The Jodi Awards were presented by Martha Lane Fox at the Victoria and Albert Museum's Sackler Centre. © C24
A raft of digital projects - ranging from a podcast scheme at the Museum of London to an innovative project exploring the Imperial War Museum’s collections at Duxford - were rewarded last night at the annual Jodi Awards.
The awards, which are for museums, galleries, libraries, archives, arts and heritage organisations using digital technology to enhance access to archives for disabled viewers, were presented by the government’s "digital champion", internet entrepreneur Martha Lane Fox, at the Victoria and Albert Museum's Sackler Education Centre in London.
Fox, who is registered disabled following a car crash in 2004, pointed out that 10 million people in Britain have never used the internet, four million of whom have some kind of disability.
"All of the work that many of you here are doing is absolutely fundamental in inspiring and motivating groups to think about technology in a different way," she said.
"It's not just about how you use the internet, it's about interacting with different kinds of technologies to enhance the opportunities you have in your life – and that's what I'm passionate about.
"I think that digital technologies and the skills to use them should be accessible to as many people as possible."
(Above) Last night's winners and commended entries at the Jodi Awards. © C24.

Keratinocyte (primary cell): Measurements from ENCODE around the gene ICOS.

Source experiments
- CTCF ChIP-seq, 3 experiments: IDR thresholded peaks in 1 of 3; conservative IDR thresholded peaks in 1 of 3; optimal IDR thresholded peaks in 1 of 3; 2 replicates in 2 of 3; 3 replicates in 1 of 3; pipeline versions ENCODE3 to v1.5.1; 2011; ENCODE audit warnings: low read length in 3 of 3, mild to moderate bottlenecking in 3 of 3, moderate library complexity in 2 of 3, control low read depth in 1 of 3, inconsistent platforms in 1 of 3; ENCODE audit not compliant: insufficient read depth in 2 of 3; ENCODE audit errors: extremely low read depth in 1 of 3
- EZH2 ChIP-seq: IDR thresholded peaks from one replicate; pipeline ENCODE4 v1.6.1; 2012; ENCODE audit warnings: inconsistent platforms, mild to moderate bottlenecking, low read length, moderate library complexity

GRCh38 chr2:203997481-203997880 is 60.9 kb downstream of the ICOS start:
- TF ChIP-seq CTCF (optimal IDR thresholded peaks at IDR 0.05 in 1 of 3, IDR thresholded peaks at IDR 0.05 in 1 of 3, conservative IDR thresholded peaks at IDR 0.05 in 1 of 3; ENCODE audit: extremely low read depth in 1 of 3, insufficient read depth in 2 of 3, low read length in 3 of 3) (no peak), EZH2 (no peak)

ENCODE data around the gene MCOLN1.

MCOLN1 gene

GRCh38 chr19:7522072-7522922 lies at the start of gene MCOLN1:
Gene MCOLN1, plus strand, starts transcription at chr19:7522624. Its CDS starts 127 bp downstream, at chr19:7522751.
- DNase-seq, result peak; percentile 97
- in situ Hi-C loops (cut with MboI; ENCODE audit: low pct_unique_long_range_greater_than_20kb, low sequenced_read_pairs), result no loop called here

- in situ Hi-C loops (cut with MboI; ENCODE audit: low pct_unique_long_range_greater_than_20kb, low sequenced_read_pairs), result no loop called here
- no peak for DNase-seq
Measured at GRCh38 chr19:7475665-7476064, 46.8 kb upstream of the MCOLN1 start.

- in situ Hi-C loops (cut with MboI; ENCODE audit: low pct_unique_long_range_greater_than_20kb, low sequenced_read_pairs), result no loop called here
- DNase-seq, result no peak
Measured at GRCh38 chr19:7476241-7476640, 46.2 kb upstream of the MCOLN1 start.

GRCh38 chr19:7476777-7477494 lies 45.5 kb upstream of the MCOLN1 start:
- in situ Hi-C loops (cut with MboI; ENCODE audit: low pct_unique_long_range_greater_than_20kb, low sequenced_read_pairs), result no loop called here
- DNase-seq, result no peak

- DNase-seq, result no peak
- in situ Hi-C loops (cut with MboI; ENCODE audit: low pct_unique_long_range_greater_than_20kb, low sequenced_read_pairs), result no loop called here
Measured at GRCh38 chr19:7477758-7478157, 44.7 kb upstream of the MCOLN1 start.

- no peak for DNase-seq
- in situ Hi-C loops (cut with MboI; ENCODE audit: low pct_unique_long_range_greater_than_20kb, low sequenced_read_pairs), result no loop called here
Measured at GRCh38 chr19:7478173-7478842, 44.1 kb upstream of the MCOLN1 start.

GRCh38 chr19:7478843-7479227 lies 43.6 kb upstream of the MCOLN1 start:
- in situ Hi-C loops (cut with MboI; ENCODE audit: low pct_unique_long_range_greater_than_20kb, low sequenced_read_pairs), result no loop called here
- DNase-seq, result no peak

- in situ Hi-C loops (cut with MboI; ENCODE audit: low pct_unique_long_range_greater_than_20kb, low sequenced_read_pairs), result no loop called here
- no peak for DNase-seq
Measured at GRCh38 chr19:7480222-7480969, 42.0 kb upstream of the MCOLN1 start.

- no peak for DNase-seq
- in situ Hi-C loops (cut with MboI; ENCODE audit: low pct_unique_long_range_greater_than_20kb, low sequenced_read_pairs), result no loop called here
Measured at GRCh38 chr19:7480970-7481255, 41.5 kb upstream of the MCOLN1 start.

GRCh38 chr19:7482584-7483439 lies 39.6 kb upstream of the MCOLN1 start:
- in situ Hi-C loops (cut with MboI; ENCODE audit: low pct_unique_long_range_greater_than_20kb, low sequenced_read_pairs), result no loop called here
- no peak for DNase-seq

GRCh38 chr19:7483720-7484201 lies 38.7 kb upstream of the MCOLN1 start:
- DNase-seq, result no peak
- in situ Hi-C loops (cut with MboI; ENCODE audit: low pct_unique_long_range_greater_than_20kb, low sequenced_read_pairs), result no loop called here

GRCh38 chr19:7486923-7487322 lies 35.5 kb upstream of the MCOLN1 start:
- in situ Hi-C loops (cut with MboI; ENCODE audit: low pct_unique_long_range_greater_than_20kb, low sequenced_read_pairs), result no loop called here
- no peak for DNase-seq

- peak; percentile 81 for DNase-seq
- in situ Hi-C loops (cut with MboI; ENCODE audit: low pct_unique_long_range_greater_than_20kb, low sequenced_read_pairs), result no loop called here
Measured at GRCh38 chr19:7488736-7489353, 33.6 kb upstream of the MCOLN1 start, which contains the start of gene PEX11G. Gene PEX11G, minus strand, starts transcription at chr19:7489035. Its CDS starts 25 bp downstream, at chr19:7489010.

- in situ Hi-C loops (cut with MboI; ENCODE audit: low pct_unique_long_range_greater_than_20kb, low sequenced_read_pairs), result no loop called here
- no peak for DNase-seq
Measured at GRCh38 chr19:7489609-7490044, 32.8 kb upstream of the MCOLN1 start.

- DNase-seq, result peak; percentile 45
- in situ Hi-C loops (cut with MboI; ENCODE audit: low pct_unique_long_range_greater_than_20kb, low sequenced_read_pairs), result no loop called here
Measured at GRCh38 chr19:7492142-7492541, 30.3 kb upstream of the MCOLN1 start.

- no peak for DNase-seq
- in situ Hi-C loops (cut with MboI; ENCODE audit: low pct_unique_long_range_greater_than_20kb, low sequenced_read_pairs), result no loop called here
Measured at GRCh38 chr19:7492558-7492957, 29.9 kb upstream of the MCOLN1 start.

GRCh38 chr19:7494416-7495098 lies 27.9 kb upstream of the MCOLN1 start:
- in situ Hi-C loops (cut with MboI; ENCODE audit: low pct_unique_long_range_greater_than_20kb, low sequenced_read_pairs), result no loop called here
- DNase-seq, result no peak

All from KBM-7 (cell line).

This year the awards incorporated a widened remit, actively encouraging applications from international projects as well as the arts sector. A first award of the evening, for Digital Access Online on a low budget, went to visually-impaired artist Sally Booth for her website.
The judges praised it for combining a "sense of creative adventure with comprehensive accessibility."
An award for Digital Access Online was presented to the Museum of London's Podcasts from the Past project, which saw long-term unemployed and ex-homeless people make podcasts for non-sighted museum visitors. A commendation also went to the lively Brighton-based arts website, Disability Arts Online.
The Imperial War Museum at Duxford scooped the award for Digital Access Onsite for their audio guide, developed with Antenna Audio, for visually impaired visitors.
Judges praised the way the podcast tour provided a "sophisticated interplay between handling original objects, immersive sound and different styles of descriptions."
A commendation in this category also went to Bradford Care Trust and Libraries Partnership, who are offering access to wide range of people with severe learning disabilities.
Director of the Jodi awards, Marcus Weisen, closes the proceedings at the V&A. © C24
Another Yorkshire-based project offering autism support for families at Leeds Library called Across the Board, took the new Digital Access for People with a Learning Disability award.
The Director of the Jodi awards, Marcus Weisen, closed proceedings by reflecting on this first international award, which has taken place almost 20 years after Vaclav Havel’s peaceful Velvet Revolution in Czechoslovakia.
"I wonder what Vaclav Havel would say to us today about accessible digital culture and what it could be?" he pondered.
"My thoughts were that he would say that all the great projects here today should be a commonplace and a matter of fact reality.
"I think we can take inspiration from Havel and I think we need to be more dissident…we should up the game. I think we can all share in this dream and transform this into reality. Let's keep working to come up with a great transformative offer."